I was previously a constitutional law and civil rights litigator and am now a journalist. I am the author of three New York Times bestselling books -- "How Would a Patriot Act" (a critique of Bush executive power theories), "Tragic Legacy" (documenting the Bush legacy), and With Liberty and Justice for Some (critiquing America's two-tiered justice system and the collapse of the rule of law for its political and financial elites). My fifth book - No Place to Hide: Edward Snowden, the NSA and the US Surveillance State - will be released on April 29, 2014 by Holt/Metropolitan.

Friday, November 03, 2006

The GOP base in Missouri warns of the Grand Muslim Invasion Plot

(updated below)

The Missouri Baptist Convention's annual meeting was held this week and political concerns were, as so is often the case these days, at the top of the religious agenda. Scheduled to speak to the Convention were Republican Senators Jim Talent of Missouri and Mike DeWine of Ohio. The opening address was delivered by the Convention's Executive Director, Rev. David Clippard.

As reported by The St. Louis Dispatch, Rev. Clippard's speech emphasized that the greatest threat America faces is the Grand Plan of Muslims to take over the United States, establish a Caliphate inside our country, and then either force everyone to convert to Islam or kill those who refuse:

"Today, Islam has a strategic plan to defeat and occupy America," he told the 1,200-strong crowd of delegates (called "messengers"), pastors and lay people, many of whom cheered his words.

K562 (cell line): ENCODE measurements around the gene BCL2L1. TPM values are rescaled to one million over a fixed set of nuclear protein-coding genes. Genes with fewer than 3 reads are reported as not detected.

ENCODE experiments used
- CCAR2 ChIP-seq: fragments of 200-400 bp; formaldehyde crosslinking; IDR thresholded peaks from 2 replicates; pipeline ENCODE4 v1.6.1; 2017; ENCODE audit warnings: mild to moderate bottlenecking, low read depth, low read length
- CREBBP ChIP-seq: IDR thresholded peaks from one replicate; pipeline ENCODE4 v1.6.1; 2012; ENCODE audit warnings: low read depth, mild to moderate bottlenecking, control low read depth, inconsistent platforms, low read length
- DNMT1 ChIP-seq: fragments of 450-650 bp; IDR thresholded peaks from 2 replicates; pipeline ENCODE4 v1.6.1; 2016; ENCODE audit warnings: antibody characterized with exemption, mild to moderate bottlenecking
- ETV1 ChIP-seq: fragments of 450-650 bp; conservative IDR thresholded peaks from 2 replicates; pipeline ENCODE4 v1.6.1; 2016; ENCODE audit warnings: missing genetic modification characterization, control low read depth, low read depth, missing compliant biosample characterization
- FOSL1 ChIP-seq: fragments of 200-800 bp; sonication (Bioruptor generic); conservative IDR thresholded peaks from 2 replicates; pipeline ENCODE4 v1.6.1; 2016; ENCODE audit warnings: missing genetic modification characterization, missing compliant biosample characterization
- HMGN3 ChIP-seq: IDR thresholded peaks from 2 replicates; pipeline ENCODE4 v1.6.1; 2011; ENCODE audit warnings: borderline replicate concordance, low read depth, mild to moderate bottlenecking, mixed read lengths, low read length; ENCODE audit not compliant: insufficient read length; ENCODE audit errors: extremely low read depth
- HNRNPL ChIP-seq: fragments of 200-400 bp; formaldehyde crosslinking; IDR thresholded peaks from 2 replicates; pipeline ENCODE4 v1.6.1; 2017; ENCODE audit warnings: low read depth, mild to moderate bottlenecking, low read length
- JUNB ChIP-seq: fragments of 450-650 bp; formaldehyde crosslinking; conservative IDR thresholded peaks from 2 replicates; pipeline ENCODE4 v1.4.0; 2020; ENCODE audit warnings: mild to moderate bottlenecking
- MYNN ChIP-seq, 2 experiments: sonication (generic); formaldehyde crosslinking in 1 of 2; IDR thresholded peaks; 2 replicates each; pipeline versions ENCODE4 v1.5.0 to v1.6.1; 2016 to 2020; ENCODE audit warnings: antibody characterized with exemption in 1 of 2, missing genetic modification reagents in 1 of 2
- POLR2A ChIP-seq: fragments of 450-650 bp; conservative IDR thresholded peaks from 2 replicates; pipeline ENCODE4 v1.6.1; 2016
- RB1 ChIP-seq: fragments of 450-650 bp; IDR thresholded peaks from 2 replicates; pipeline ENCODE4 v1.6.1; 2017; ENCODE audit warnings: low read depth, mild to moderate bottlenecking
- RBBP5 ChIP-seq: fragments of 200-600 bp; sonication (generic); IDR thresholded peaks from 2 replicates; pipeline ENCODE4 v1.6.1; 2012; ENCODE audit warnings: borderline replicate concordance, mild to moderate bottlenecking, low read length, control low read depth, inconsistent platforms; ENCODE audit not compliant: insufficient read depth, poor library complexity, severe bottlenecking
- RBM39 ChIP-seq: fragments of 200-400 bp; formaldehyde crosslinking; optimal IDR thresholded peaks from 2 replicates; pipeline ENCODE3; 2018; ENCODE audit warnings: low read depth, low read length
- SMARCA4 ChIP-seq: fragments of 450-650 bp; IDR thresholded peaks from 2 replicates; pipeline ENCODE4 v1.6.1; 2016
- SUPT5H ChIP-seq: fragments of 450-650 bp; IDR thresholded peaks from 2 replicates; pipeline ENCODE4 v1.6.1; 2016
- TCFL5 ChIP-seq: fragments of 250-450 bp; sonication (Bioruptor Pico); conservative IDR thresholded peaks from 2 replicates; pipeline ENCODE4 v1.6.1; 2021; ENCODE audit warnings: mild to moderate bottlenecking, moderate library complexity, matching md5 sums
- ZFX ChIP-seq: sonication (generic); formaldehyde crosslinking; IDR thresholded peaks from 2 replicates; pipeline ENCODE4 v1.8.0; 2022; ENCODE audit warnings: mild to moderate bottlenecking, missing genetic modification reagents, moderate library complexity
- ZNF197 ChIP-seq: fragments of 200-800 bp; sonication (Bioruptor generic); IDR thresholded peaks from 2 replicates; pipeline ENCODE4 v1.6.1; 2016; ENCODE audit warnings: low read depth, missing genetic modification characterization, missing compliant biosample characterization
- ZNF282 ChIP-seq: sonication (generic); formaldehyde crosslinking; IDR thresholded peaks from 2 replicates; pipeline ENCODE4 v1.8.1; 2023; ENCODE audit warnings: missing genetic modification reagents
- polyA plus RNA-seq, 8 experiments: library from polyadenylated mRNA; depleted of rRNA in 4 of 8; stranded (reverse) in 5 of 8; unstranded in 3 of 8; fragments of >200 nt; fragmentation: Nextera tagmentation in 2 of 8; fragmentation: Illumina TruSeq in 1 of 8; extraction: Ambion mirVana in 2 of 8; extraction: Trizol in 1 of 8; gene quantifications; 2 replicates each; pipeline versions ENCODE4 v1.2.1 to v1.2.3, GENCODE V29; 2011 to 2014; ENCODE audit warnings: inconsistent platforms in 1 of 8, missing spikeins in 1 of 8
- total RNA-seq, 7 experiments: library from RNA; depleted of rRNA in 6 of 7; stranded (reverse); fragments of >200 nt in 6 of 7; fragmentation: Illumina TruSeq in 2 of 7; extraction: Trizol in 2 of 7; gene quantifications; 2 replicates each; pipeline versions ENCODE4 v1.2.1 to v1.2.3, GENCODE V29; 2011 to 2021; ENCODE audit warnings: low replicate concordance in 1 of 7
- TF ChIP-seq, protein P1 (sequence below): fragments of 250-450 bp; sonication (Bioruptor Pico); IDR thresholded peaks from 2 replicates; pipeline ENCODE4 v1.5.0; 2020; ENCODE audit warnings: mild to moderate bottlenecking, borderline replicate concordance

Clippard said the Saudi Arabian government and royal family had funded teaching positions and 138 Muslim student centers on university campuses across the United States, three in the University of Missouri system in Columbia, Rolla and St. Louis. "What they are after is your sons and daughters," Clippard said. "They are coming to this country in the guise of students, and the Saudi government is paying their expenses" . . . .

Clippard said that Muslims were hoping to take over the United States government one city at a time, and that they were starting with Detroit, where there is already a large Muslim population. "They are trying to establish a Muslim state inside America, and they are going to take the city of Detroit back to the 15th century and practice Sharia (or Islamic) law there."

In an interview Tuesday, Clippard said he believed the Islamic "strategy for taking over America" was to wait until there was a Muslim majority here and then "eradicate those who don't conform to their religion."

On Monday night, he told the crowd that "your freedom is on the floor with their foot on it, with their sword raised, and if you don't convert, your head comes off."

Usama K. Dakdok, an Egyptian Christian and founder of Straight Way Ministry who calls himself a "Muslim evangelism specialist," said Tuesday that "every word (Clippard) said is true. It's time for us to wake up. They are not here to be in our welfare system, they are here to take over our country."

That's a pretty scary vision, and it isn't surprising that people who operate from that premise will support virtually every war that can be dreamed up which entails going over to the Middle East and killing large numbers of people in order to impose our influence there. Of course, the premises are completely deranged when compared to reality: